Euromilhoes Dakar 2007 Portraits of the Day Friday, January 12, 2007 Albert Gryszczuk: "A Dakar car for just 16,000 Euros" Albert Gryszczuk is on his first ever Dakar and like the vast majority of entrants his ambition is simply to get to ...
Euromilhoes Dakar 2007 Portraits of the Day
Friday, January 12, 2007
Albert Gryszczuk: "A Dakar car for just 16,000 Euros"
Albert Gryszczuk is on his first ever Dakar and like the vast majority of entrants his ambition is simply to get to Dakar. Nothing usual in that. Not many first time competitors enter a car they built themselves but that isn't the most extraordinary aspect of his adventure. Nor is the fact the other car he has built and is assisting his has been entered by fellow Poles -- the father and son pairing of Robert and Ernest Gorecki - even if such family crews are a rarity on the race.
No, the really extraordinary aspect of the whole adventure is the price at which he will sell you one of his creations. "You give me a Range Rover V8 engine, an automatic gearbox and a transfer box and I will build you exactly the same car complete with FIA homologation papers for just 16,000 Euros." When you consider that most ready to race Land Rover based packages are at least 100,000 Euros this is very extraordinary indeed. So how does this determined young man do it? "I keep things as simple as possible. I use late 80s Ranger Rover parts that are easy to source and cheap to buy. Above all they are strong and simple. There are no electronic management systems to worry about, modify or go wrong. My car might not be as beautiful as some of the others here, but for anyone with modest ambitions and a limited budget I think it is an interesting proposition."
Standing proudly between his two creations, at the wind swept bivouac in Tan Tan, Albert is still a long way from Lac Rose, but as he is quick to point out, he has got considerably further than many of his rivals behind the wheels of vehicles costing ten times as much!
Merkit Kemal - Kutlu Torunlar: Turkish delight!
Merkit Kemal is on his fourth Dakar and as always is doing his own assistance. "I like the challenge of doing my own bike, it is a bit like climbing Everest without oxygen, but it can get a bit lonely. Also, although my English is pretty good, there aren't so many Turkish speakers on the race and sometimes it is nice to talk in your mother tongue. Kemal's solution to this dual problem - persuade his friend and Turkish enduro champion Kutlu Torunlar to come along.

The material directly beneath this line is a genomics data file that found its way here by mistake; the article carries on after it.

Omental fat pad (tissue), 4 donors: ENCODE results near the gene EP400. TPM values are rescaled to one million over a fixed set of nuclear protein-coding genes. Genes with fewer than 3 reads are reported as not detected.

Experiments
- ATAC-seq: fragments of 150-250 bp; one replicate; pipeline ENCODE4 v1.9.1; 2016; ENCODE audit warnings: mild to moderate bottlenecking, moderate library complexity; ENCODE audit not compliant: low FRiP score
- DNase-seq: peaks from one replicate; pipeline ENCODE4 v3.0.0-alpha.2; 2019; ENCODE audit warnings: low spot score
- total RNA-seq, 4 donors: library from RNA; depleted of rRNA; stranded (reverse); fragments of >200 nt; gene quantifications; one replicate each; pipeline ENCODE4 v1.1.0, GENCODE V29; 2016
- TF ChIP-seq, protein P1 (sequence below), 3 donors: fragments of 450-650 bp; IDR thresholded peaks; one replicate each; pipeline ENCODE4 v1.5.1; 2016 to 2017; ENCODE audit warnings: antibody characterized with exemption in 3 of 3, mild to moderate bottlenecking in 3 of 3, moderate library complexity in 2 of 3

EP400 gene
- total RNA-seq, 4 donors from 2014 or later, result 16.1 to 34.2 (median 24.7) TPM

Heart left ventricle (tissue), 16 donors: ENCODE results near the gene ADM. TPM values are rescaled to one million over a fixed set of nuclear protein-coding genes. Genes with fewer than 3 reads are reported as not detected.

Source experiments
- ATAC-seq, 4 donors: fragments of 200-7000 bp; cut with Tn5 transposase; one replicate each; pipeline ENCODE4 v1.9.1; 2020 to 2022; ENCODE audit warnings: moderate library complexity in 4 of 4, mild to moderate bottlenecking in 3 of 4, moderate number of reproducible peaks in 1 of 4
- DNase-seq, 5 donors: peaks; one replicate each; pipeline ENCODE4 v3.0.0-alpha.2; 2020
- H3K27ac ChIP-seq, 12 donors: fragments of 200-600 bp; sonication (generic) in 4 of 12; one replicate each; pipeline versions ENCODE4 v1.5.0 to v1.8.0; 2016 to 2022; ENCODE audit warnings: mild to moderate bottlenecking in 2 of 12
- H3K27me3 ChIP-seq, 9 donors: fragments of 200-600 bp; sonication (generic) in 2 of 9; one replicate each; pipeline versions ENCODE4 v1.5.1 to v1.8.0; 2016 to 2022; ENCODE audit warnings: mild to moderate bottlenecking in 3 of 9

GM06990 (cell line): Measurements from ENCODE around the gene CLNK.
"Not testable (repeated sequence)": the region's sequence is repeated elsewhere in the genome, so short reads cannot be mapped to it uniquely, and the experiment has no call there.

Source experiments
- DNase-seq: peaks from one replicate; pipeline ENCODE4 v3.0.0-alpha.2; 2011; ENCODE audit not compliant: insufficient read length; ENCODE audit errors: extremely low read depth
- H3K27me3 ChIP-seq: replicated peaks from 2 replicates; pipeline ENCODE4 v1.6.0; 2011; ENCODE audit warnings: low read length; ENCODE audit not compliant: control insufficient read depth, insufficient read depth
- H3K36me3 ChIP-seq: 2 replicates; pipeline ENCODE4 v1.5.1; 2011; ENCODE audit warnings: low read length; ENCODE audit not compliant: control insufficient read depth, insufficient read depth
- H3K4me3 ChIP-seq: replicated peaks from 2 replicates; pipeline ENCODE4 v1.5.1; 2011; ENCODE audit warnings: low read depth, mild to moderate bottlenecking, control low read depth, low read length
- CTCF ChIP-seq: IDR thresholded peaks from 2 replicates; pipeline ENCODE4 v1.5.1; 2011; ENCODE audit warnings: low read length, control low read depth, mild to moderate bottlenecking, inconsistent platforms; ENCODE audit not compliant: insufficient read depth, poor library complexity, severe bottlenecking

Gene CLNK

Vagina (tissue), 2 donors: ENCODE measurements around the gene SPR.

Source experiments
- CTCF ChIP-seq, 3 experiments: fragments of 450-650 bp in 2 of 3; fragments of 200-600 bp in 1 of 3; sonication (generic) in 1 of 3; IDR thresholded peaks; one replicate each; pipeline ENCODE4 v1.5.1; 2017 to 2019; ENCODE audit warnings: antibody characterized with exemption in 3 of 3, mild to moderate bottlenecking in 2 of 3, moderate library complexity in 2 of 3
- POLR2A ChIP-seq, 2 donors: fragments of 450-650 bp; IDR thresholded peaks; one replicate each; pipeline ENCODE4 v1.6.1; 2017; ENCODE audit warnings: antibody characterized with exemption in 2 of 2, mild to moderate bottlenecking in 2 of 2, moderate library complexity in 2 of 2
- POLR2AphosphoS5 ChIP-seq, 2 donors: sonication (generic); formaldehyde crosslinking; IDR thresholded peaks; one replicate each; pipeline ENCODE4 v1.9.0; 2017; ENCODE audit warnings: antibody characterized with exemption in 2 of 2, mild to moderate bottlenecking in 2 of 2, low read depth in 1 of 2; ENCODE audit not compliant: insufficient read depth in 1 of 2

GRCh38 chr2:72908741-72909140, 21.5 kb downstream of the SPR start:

The other break in tradition Kemal has made this year concerns his choice of bike. Instead of his trusty KTM 660 Rallye, for 2007 he has opted for a Meca System kitted 450 KTM enduro bike. And once again pragmatism has influenced his choice. "To be honest I loved my 660, the engine is fantastic, but in terms of results I can't do much against the factory bikes. The 450 class however is much more accessible in terms of results and as far as finding sponsorship it is better to be a biggish fish in a smallish pond..."
Although Kutlu is a rally-raid virgin, up until now it has been him that has been looking after Kemal rather than the other way round. "I have had a stomach upset since Portugal and have been feeling very weak. All I have been able to keep down is bread and coke a cola", admits Kemal.
Well the situation slightly changed on African soil... Time for the more experienced Kemal to take care of the newcomer. Morocco has indeed been a nightmare for Torunlar: "I first fell on the way to Ouarzazate and thought I had broken my collarbone but it seems that it's only sprained. Then during stage 5, I completely twisted my knee. The medical staff told me that the ligaments could be damaged". Tough times for this former Olympic windsurfer who could hardly stand on his left leg. "I'll have to see in the morning how the knee feels", insisted the Turkish rider before heading straight to his tent for a well deserved rest in Tan Tan.